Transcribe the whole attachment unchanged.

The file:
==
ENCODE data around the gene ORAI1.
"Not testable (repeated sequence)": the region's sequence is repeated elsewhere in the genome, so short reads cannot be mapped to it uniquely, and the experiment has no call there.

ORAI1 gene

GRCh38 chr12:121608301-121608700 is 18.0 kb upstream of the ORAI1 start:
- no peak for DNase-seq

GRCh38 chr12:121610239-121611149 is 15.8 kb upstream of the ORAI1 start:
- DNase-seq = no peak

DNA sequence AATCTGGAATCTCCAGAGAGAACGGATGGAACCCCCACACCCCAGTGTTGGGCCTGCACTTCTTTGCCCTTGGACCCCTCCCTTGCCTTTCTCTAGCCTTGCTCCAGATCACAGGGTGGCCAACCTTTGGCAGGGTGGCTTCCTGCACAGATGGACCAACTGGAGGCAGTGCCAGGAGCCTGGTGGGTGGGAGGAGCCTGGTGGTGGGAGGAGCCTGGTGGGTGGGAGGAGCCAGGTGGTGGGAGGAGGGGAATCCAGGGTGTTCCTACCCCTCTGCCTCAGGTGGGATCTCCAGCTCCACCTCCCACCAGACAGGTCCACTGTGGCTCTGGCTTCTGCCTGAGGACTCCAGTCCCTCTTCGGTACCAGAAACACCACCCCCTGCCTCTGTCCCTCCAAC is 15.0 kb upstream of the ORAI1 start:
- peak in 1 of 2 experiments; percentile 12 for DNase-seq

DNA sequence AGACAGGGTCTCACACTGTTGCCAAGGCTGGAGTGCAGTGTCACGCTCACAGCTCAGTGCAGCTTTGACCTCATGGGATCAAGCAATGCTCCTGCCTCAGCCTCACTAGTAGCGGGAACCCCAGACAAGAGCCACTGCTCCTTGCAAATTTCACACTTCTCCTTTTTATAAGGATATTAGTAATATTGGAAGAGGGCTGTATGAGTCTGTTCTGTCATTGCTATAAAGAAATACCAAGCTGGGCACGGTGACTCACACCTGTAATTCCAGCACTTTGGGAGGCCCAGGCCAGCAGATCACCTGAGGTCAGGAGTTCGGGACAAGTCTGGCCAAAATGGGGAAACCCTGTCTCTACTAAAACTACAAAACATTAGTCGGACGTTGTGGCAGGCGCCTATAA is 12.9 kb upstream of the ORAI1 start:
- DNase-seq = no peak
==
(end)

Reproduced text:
ENCODE data around the gene ORAI1.
"Not testable (repeated sequence)": the region's sequence is repeated elsewhere in the genome, so short reads cannot be mapped to it uniquely, and the experiment has no call there.

ORAI1 gene

GRCh38 chr12:121608301-121608700 is 18.0 kb upstream of the ORAI1 start:
- no peak for DNase-seq

GRCh38 chr12:121610239-121611149 is 15.8 kb upstream of the ORAI1 start:
- DNase-seq = no peak

DNA sequence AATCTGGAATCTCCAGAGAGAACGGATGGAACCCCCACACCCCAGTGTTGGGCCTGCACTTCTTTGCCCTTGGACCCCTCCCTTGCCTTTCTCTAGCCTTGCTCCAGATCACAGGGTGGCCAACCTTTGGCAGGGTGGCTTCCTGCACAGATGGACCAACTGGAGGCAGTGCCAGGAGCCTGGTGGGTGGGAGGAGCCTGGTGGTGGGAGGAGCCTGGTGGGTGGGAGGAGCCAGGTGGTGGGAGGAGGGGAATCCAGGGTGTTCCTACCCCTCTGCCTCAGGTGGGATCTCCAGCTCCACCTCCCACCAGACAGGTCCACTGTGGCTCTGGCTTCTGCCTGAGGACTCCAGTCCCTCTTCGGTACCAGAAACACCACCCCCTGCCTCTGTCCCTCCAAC is 15.0 kb upstream of the ORAI1 start:
- peak in 1 of 2 experiments; percentile 12 for DNase-seq

DNA sequence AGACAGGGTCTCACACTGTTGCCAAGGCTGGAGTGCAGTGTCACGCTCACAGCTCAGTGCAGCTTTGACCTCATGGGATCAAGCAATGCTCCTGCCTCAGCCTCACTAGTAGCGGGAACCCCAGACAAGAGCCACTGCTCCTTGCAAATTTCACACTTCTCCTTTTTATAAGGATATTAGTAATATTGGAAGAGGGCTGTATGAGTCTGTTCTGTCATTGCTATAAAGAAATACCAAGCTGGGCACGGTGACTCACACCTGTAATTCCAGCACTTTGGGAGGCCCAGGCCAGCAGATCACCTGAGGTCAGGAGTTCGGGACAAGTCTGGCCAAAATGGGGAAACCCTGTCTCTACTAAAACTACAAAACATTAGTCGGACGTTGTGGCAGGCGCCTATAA is 12.9 kb upstream of the ORAI1 start:
- DNase-seq = no peak